All The Money In The World
On the very same day we found out that Australian living standards were actually falling and were now lower than in 2011, I saw a movie whose message was a reassuring “it doesn’t matter.” In fact we’re probably better off, for we all know what comes after the first part of that title, right? It “doesn’t buy you happiness.” Ok then…
The controversy surrounding the dropping of its original star Kevin Spacey is probably better known than the real life events which inspired Ridley Scott’s jaw-dropping yarn – the 1973 kidnapping of the teenage heir of J Paul Getty, then the richest man in the world. Famously, the miserable old sod (Chistopher Plummer, masterfully stealing the movie) refused to pay the $17m ransom, leaving the kid John Paul Getty III (Charlie Plummer, no relation) at the mercy of Italian mafia thugs for five months. Who eventually sliced off his ear and sent it to a newspaper – in a package that was held up in the mail by a postal strike.
The kidnappers were brutes, but none of the characters are particularly nice people. John’s dad in particular (Andrew Buchan) is portrayed as a hopeless hippie junkie, and even the ex-CIA security fixer (Mark Wahlberg) that the oil magnate hired after suspecting the kidnapping was an inside job and a scam does little that is actually helpful. The closest we get to a hero is John’s worried mum (Michelle Williams) and she does an adequate job. But the film does suffer from not having someone likeable at its centre, or even a particularly strong narrative focus.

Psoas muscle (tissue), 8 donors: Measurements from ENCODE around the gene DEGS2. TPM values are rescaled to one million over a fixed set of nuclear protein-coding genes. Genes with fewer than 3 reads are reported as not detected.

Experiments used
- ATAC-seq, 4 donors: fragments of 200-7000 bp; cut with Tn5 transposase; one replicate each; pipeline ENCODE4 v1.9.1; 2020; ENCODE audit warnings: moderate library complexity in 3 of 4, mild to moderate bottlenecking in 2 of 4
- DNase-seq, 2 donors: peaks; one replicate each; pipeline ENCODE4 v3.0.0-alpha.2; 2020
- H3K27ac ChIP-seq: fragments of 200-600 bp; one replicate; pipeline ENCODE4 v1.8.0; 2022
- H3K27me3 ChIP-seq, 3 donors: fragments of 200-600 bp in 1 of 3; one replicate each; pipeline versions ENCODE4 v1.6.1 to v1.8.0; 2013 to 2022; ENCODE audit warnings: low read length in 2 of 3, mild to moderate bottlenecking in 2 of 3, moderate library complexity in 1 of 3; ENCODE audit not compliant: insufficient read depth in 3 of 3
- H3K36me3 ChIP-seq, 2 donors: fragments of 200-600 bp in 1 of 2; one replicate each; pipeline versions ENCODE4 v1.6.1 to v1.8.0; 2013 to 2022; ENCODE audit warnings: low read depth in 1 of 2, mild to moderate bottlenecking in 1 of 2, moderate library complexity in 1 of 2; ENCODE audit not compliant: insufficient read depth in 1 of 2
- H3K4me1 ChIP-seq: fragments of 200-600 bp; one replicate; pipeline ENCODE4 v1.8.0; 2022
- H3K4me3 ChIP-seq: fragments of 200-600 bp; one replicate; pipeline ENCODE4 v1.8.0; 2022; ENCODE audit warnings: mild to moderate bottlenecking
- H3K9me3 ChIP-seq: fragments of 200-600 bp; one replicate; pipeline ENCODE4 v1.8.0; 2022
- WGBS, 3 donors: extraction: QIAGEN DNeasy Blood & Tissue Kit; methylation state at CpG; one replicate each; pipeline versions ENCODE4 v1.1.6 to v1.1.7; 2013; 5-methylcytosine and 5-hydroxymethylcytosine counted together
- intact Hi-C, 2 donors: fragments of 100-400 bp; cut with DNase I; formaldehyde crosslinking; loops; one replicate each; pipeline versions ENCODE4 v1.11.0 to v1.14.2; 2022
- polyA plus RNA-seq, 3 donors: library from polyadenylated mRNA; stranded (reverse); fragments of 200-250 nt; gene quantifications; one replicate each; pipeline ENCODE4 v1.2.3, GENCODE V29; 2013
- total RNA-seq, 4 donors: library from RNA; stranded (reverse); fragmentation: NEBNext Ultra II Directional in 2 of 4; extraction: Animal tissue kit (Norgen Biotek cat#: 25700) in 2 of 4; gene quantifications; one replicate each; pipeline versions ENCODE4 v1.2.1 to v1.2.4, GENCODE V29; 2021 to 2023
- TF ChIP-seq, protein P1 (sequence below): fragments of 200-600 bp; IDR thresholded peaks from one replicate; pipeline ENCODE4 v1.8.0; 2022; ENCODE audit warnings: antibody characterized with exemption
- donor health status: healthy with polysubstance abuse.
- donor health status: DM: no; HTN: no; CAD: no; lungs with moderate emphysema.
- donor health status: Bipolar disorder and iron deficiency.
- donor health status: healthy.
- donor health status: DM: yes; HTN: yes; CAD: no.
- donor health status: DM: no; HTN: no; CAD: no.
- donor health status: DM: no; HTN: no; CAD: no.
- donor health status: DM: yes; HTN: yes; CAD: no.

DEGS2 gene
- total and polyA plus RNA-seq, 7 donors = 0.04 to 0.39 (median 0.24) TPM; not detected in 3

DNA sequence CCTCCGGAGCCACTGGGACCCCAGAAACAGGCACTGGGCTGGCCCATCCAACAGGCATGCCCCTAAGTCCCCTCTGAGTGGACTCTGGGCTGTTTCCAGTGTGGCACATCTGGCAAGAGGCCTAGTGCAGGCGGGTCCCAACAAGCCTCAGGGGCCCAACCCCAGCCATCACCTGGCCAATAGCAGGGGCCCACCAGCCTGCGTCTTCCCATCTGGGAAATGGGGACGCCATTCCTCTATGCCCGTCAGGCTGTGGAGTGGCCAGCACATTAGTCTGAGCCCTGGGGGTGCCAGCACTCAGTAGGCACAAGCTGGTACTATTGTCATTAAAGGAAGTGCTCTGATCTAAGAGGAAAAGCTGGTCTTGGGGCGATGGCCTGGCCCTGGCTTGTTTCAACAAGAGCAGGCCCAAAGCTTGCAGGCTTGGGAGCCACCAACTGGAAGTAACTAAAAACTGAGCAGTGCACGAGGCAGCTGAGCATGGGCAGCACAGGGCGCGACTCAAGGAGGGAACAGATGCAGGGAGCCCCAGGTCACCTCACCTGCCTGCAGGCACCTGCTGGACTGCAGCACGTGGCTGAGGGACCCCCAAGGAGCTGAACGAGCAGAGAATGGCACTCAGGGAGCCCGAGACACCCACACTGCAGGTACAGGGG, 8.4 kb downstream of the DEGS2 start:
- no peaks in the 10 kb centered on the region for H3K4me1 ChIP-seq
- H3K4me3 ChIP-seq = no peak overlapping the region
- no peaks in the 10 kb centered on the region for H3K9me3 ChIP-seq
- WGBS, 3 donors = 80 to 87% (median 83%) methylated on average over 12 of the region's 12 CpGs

Though it’s still an incredible story, the sort that will have you googling some of the people involved to find out what happened next. The boy’s later fate was particularly tragic, but that of his father (the hippie drug addict) was just incredible. He went on to become a British knight, and friend of Mick Jagger and Margaret Thatcher. So… repeat after me, “money doesn’t buy…. MA15+ from Jan 4 at Palace Norton Street, Palace Central, Dendy Newtown and elsewhere. ★★★1/2
Opening this week
Most critics see Steven Spielberg‘s latest film The Post (our review here) as a rejoinder to Trump. Maybe, but its more potent as a tribute to the power of print journalism and press freedom, as well as to a strong, independent woman able to make the big decisions her male colleagues couldn’t. M From Jan 11 at Palace Norton Street, Palace Central, Dendy Newtown and elsewhere.
The Commuter is diverting piece of low rent B-grade schlock starring Liam Neeson in tough guy mode with a plot too convoluted and bat-shit crazy to summarize. The best thing about it are its final credits, designed like metro map. There’s probably no other reason to see it though. M From Jan 11 at Palace Central.
Power to the rodents: The Nut Job 2: Nutty By Nature “burns with a proletarian rage”.
The Nut Job 2: Nutty by Nature is set in a town with an evil mayor in cahoots with developers who plans to bulldoze a park. A ragtag bunch of talking squirrels and city-dwelling rodents defeat him. WestConnex protestors take note – this is the movie to take your kids too. The LA Times called it “a searing indictment of capitalistic government corruption,” though its 9% Rotten Tomatoes rating probably does mean something. (Unpreviewed). G From Jan 11 at Palace Norton Street, Palace Central and elsewhere.